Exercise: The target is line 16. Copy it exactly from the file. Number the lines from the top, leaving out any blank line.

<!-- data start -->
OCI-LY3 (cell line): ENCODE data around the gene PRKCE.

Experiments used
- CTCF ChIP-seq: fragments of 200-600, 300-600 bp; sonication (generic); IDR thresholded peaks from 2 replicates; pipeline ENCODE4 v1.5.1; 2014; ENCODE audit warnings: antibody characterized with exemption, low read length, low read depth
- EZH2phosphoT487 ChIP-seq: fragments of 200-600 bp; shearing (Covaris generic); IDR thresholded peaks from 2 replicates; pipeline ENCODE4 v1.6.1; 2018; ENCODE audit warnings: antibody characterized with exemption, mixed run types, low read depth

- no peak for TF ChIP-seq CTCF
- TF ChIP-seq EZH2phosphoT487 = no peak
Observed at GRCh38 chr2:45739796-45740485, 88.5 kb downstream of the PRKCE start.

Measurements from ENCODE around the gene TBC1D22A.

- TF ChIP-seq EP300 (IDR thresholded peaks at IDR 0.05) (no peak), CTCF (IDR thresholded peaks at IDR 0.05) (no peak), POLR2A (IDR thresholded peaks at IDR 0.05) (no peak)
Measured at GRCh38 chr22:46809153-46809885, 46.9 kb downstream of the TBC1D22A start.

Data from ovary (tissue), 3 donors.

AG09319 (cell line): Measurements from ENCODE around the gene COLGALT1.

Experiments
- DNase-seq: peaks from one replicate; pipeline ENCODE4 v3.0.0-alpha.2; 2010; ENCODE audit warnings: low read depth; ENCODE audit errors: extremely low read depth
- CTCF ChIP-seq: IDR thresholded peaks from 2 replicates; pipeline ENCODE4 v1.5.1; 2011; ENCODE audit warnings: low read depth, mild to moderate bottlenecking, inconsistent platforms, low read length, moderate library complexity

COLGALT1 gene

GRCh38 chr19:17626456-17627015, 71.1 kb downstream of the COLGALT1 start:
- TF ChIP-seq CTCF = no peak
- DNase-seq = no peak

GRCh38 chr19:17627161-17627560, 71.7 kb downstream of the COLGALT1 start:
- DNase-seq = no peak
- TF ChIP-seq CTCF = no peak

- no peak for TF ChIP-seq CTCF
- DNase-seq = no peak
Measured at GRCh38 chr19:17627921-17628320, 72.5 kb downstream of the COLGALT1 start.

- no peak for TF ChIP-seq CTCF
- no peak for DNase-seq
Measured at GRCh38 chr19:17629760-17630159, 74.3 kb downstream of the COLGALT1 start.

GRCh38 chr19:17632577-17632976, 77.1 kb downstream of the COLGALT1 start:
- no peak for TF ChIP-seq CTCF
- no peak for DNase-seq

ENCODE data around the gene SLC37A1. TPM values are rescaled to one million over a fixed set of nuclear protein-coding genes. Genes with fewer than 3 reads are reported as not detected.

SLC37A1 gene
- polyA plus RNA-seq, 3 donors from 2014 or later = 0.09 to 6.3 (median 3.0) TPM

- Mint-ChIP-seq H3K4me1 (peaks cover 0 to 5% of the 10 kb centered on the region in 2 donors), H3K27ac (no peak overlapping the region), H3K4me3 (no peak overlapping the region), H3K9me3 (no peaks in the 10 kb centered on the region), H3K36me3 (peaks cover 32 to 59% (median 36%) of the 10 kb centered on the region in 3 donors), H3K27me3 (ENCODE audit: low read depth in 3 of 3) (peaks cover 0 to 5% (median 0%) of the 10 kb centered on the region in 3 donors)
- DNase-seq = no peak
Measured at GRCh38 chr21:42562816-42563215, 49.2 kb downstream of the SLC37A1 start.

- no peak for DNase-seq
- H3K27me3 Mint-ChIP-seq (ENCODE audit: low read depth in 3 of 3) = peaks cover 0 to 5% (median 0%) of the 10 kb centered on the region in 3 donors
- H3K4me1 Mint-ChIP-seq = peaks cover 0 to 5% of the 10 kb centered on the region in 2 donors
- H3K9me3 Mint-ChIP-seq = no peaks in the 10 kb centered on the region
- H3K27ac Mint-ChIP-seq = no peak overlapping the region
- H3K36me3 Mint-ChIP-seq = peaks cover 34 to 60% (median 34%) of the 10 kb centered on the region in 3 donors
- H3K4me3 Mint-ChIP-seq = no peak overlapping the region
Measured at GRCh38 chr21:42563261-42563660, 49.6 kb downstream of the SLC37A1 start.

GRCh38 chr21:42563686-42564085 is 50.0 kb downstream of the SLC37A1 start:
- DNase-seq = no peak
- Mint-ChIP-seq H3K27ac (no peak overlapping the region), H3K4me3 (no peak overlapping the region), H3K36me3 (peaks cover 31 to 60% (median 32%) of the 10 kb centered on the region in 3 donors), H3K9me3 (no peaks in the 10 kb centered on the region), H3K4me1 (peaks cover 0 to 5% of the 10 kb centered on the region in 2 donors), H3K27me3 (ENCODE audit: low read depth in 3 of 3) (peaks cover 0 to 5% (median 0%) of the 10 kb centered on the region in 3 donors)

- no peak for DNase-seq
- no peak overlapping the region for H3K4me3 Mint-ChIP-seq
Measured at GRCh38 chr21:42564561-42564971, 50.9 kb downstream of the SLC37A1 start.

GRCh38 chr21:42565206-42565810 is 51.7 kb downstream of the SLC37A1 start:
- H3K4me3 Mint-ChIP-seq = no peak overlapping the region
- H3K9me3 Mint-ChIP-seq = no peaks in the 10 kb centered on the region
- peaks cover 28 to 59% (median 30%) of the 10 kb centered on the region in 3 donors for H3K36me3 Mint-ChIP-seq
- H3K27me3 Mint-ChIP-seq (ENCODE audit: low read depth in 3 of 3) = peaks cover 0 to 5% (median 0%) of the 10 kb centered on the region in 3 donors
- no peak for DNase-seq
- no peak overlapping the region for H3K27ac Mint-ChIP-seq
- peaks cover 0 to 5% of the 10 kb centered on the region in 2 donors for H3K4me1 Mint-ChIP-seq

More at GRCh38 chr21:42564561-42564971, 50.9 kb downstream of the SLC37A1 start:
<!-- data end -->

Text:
COLGALT1 gene